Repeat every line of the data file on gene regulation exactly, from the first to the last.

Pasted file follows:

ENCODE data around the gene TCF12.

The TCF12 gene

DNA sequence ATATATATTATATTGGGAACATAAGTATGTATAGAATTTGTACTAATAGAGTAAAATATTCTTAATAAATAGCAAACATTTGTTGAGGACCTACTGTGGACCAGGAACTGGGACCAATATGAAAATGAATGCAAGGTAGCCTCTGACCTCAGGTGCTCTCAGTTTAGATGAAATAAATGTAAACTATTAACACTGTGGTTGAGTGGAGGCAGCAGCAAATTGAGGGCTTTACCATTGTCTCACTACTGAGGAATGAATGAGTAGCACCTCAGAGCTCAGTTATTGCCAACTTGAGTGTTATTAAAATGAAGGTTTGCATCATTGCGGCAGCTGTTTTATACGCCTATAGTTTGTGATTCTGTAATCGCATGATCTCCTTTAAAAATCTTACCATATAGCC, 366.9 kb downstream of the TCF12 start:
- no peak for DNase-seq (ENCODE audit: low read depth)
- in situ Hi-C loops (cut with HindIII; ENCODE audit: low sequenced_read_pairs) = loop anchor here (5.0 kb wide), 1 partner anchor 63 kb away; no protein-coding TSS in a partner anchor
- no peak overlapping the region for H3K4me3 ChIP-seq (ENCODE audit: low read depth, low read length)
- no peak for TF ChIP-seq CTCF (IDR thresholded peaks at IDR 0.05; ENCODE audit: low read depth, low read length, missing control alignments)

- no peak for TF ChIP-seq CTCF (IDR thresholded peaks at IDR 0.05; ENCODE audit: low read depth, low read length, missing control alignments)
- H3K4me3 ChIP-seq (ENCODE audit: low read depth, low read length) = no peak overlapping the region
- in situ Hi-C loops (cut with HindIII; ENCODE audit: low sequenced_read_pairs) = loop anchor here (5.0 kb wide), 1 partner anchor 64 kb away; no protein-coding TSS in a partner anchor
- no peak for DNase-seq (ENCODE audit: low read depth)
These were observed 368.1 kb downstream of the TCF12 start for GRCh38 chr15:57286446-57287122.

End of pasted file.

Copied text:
ENCODE data around the gene TCF12.

The TCF12 gene

DNA sequence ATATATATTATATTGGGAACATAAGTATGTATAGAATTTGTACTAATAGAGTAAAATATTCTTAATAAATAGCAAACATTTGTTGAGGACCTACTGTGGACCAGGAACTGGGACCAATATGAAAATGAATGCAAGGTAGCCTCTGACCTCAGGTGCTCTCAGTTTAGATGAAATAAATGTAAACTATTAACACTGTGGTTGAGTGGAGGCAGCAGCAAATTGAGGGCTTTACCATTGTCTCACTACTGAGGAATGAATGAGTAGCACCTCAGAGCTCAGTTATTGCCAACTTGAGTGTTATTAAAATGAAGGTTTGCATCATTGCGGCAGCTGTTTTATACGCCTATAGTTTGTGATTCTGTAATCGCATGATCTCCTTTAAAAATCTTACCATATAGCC, 366.9 kb downstream of the TCF12 start:
- no peak for DNase-seq (ENCODE audit: low read depth)
- in situ Hi-C loops (cut with HindIII; ENCODE audit: low sequenced_read_pairs) = loop anchor here (5.0 kb wide), 1 partner anchor 63 kb away; no protein-coding TSS in a partner anchor
- no peak overlapping the region for H3K4me3 ChIP-seq (ENCODE audit: low read depth, low read length)
- no peak for TF ChIP-seq CTCF (IDR thresholded peaks at IDR 0.05; ENCODE audit: low read depth, low read length, missing control alignments)

- no peak for TF ChIP-seq CTCF (IDR thresholded peaks at IDR 0.05; ENCODE audit: low read depth, low read length, missing control alignments)
- H3K4me3 ChIP-seq (ENCODE audit: low read depth, low read length) = no peak overlapping the region
- in situ Hi-C loops (cut with HindIII; ENCODE audit: low sequenced_read_pairs) = loop anchor here (5.0 kb wide), 1 partner anchor 64 kb away; no protein-coding TSS in a partner anchor
- no peak for DNase-seq (ENCODE audit: low read depth)
These were observed 368.1 kb downstream of the TCF12 start for GRCh38 chr15:57286446-57287122.